Doctor insights on:
Central Cord Syndrome In Children
Spinal cord injury: Central cord syndrome is characterized by weakness ue>le, with urinary retention and sensory loss below the level of the lesion. The arms and hands maybe paralyzed or moderately weak, the legs may be severely weak or minimally weak. The accuracy of the neurologic exam in the first week is more important in prognosis than imaging studies. ...Read more
Yes/no: Central cord syndrome is basically a force injury to the spinal cord. Usually when someone has this injury it was the result of a fall. This can happen if someone has a normal spinal canal but more oftern it happens because there is stenosis at baseline. This should be corrected to stop further injury. The timing of the surgery depends on the surgeon. The symptoms improve at a variable rate. ...Read more
See below: The main treatment for central cord syndrome is rehabilitation which consists of physical and occupational therapy as well as speech therapy if there are swallowing difficulties. The physical therapist deals with movement and improving independence in all movement activities. The ot deals with so called activities of daily living such as bathing, toileting and dressing. A rehab md coordinates. ...Read more
No restrictions: I have identified only one child with 11q terminal deletion syndrome (in 36 years), but it was recently. I double-checked, because I didn't remember any dietary restrictions. Feed him whatever any child of his developmental age could eat. I hope you have been able to access all needed specialists - cardiology, hematology, ophthalmology, ortho, db pedes, genetics, as well as special education. ...Read more
For an assessment:
Of the child's developmental needs & toilet-training readiness, if < 3 yrs. Old, call Pam Barton,
Franklin County Help Me Grow Coordinator at (614) 227-9860. If 3-5 yrs. Old, call Lynn Brannon, Director of Early Childhood Special Education at (614) 542-4106.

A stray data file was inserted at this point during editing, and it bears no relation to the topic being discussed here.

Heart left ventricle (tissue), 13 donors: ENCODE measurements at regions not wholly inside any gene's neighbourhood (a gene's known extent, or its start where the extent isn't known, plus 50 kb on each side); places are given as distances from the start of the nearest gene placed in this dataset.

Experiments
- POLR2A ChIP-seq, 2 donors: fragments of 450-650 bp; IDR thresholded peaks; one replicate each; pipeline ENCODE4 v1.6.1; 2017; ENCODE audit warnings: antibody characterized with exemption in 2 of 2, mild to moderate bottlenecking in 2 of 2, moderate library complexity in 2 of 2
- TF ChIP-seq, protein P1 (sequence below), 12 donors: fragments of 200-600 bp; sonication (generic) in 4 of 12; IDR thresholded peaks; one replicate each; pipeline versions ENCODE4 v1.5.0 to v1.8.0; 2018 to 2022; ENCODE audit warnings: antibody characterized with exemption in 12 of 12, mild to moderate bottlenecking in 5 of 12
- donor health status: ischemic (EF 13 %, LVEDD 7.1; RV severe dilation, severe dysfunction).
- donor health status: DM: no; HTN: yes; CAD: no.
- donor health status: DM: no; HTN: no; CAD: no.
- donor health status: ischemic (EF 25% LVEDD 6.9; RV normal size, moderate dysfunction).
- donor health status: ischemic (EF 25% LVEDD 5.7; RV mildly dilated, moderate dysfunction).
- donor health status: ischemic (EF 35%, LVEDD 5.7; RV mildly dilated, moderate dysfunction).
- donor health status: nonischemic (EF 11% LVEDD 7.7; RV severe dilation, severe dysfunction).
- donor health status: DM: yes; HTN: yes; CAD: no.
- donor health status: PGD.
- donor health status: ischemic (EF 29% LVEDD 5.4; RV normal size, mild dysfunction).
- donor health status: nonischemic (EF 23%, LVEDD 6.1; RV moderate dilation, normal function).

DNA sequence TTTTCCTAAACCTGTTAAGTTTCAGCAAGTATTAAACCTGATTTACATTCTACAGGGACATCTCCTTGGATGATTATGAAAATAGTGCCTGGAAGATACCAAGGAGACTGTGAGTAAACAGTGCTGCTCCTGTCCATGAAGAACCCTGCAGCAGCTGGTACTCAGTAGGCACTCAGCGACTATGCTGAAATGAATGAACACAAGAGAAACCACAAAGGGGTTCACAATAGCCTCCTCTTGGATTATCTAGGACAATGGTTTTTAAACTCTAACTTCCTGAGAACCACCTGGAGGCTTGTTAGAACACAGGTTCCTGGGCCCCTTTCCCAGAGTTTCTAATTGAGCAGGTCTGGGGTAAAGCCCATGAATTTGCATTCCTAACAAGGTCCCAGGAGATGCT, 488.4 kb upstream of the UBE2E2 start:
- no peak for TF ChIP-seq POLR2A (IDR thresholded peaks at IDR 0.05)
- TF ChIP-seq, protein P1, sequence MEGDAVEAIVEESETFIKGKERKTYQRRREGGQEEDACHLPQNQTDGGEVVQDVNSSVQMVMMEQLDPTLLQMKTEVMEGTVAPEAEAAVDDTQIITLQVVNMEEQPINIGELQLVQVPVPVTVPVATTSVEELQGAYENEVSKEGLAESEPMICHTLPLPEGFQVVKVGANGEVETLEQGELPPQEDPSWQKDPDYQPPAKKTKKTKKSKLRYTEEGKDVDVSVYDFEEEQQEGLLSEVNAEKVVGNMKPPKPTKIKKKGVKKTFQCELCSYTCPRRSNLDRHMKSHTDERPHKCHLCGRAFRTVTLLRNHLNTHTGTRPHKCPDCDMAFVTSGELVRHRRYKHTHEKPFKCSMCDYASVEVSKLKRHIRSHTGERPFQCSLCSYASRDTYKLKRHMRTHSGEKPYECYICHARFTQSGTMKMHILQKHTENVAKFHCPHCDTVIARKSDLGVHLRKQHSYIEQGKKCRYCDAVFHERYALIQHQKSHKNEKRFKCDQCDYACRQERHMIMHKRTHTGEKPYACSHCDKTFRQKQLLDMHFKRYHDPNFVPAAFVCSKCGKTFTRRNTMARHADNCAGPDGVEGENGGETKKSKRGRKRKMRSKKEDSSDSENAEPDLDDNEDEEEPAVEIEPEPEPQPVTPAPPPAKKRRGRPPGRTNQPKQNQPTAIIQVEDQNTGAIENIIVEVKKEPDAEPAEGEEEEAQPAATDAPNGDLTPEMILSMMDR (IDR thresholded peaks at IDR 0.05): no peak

At the same time, call (614) 355-8080 for an evaluation at the Down Syndrome Clinic, Nationwide Children's Hospital, (614) 355-8080. ...Read more
Many issues: This is a descriptive term indicating an infant or child who fails to meet the parameters for age and size and weight and in fact is falling down. This is an index of problems that need explanation. Categories: child abuse, malabsorption, severe infection, chronic illness, cancer, blood dyscrasias, inherited issues. Your pediatrician should be consulted immediately to sort this out. ...Read more
DS Phenotype: Flattened face, upward-slanting eyes, skin folds at inner corners of eyes, transverse palmar crease, & more. Many have congenital anomalies of the heart, intestine, skeletal system & other organs, along with hearing loss, vision problems & certain blood & neurological disorders. Intellectual Disability is usually mild-moderate. Guidelines for medical & developmental care are well-established. ...Read more
Yes.: :simply discuss this issue with your ob/gyn specialists to allay your concerns! ...Read more
No: As a phenomenologically defined entity, and considering that no reliable universal genetic marker was identified, it is impossible to predict with any level of certainty as of now. What is possible though is the diagnostic evaluation of a kid already exhibiting behaviors. ...Read more
ACOG charts show the: Risk of having a fetus with a Trisomy 21, Down Syndrome, at prenatal diagnosis vs. The risk of having a live-born infant with DS because ~ 25% are lost. If there is no family history or prior infant with DS, at age 42 at delivery, the risk is 1/63; risk at 16 weeks' gestation is 1/50 - 1/55. Risk of any chromosomal disorder at term is 1/42. If 43 at term, DS risk is 1/49; of any trisomy, 1/33. ...Read more
No good data: This is not quite rare, but also not common. It is more often reported in children but can occur at any age. It is not a mental illness, but a physical perceptual distortion and is usually not part of a dangerous condition. It may be associated w/ migraines or tle and a neurologist might help. Try not to worry about 'craziness' - it is not that. Wish I could offer #s, but I can't. ...Read more
Very rare: This syndrome, where objects or the person's own body appear larger or smaller than normal, is very rare. Some sources say only about 300 adults & children in the us have this. Another source said 9% of teens had transient experiences of micropsia. It can be a migraine equivalent, & can also appear in conditions like seizures, CNS infections, brain tumors, drug use, macular degeneration, etc. ...Read more
Infertility: It may be primary or secondary infertiliy ...Read more